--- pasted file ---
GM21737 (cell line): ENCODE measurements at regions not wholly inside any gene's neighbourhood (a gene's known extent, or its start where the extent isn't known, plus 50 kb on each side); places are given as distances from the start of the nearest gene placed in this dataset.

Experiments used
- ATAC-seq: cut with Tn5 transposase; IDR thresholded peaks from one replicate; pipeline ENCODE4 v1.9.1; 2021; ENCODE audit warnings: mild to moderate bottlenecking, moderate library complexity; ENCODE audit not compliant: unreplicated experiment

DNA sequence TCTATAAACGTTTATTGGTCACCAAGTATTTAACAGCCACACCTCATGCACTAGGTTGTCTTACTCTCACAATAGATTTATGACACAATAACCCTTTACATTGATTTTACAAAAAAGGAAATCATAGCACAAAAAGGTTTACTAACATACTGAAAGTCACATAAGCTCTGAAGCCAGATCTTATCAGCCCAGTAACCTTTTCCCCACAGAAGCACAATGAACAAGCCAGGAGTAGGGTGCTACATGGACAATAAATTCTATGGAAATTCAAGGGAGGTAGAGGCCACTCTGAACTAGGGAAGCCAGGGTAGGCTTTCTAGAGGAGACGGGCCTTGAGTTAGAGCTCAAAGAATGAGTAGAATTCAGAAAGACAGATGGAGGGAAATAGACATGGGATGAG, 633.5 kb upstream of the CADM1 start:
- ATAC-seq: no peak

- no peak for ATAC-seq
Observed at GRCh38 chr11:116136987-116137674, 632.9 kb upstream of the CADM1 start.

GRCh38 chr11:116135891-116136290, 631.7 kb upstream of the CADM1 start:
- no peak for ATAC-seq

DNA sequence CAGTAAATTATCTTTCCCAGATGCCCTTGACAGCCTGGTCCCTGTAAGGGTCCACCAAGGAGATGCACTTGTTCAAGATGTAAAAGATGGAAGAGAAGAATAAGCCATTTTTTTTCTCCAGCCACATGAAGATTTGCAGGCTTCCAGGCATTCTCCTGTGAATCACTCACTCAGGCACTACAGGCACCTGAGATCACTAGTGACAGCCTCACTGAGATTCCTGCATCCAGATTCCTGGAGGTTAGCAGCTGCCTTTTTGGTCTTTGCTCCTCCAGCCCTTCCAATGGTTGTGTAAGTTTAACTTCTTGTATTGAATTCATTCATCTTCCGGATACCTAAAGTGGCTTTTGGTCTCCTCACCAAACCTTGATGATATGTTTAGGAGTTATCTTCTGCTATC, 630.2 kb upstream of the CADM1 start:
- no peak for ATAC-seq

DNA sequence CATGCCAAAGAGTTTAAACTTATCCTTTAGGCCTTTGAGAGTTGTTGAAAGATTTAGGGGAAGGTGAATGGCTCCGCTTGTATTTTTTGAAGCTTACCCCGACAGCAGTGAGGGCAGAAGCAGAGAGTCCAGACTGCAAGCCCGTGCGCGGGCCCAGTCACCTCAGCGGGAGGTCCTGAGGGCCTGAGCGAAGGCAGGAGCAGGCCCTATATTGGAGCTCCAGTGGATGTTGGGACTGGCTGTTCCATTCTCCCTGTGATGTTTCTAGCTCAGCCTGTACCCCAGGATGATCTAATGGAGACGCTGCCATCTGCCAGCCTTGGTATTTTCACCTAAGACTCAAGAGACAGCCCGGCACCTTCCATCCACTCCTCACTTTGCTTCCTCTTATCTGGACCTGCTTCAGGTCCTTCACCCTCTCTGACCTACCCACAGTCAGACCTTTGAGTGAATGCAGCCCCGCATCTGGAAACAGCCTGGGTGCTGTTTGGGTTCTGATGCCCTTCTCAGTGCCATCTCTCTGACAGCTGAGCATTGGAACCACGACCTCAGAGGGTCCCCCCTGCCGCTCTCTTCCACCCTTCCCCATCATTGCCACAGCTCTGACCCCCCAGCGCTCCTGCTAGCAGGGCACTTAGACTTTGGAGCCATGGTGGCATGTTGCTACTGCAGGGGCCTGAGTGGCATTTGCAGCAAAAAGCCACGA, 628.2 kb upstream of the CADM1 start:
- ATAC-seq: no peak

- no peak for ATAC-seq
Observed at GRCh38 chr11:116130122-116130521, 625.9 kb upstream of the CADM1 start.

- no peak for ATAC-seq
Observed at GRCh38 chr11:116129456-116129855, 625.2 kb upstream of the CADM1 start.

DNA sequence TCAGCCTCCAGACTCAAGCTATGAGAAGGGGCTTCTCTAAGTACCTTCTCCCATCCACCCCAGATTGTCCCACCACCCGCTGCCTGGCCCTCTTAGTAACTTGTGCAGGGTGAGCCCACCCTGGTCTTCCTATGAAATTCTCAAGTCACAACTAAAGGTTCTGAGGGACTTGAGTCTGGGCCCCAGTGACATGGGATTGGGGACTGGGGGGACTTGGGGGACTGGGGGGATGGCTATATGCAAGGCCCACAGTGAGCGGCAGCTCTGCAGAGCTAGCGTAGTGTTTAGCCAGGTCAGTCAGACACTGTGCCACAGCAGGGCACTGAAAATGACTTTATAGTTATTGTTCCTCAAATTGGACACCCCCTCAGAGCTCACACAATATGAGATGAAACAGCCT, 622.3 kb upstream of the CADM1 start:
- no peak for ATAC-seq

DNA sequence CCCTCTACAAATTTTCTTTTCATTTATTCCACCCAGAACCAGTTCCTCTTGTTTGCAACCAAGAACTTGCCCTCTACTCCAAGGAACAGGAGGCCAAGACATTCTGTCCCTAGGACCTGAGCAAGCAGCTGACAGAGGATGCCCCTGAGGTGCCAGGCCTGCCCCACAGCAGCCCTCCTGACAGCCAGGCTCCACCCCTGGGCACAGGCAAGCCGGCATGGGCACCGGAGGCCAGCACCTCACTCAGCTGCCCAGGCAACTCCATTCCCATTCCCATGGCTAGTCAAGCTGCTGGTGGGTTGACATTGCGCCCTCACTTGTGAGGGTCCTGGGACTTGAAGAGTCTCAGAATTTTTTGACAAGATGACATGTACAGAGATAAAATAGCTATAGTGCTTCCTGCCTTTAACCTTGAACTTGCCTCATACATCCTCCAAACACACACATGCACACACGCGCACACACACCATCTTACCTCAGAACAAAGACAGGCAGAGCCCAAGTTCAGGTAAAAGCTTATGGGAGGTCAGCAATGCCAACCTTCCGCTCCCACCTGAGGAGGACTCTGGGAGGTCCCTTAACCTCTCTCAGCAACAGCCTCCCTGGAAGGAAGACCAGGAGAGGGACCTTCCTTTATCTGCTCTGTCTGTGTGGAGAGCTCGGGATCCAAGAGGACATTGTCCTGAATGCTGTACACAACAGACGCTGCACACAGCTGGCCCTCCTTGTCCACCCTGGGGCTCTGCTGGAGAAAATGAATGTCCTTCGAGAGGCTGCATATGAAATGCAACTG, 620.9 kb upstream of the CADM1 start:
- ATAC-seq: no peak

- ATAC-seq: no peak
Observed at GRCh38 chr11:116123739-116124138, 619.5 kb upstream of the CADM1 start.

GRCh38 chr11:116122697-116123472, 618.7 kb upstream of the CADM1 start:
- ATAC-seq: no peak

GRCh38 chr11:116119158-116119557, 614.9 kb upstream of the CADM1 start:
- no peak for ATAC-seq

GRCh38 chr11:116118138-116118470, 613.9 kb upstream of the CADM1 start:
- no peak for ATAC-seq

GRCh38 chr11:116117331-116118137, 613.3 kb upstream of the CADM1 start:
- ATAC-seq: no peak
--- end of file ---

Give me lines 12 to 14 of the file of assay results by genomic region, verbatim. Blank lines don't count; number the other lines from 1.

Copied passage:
DNA sequence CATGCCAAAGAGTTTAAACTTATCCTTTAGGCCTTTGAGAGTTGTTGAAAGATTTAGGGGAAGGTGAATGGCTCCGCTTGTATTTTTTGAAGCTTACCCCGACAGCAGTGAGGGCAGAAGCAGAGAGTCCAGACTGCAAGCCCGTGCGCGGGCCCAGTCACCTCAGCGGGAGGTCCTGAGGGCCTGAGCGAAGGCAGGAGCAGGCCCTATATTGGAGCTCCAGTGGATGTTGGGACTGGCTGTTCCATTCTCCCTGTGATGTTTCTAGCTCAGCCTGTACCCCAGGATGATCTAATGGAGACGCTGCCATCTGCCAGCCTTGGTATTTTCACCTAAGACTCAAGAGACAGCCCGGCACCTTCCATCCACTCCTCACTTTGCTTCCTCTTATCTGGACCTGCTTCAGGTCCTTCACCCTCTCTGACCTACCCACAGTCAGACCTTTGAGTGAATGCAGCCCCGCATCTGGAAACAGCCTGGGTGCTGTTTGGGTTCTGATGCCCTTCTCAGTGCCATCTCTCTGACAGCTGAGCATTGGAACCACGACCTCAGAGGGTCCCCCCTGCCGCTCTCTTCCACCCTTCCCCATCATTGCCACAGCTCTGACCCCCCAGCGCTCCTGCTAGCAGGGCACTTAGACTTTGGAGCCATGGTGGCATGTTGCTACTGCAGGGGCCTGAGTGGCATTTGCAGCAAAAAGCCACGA, 628.2 kb upstream of the CADM1 start:
- ATAC-seq: no peak

- no peak for ATAC-seq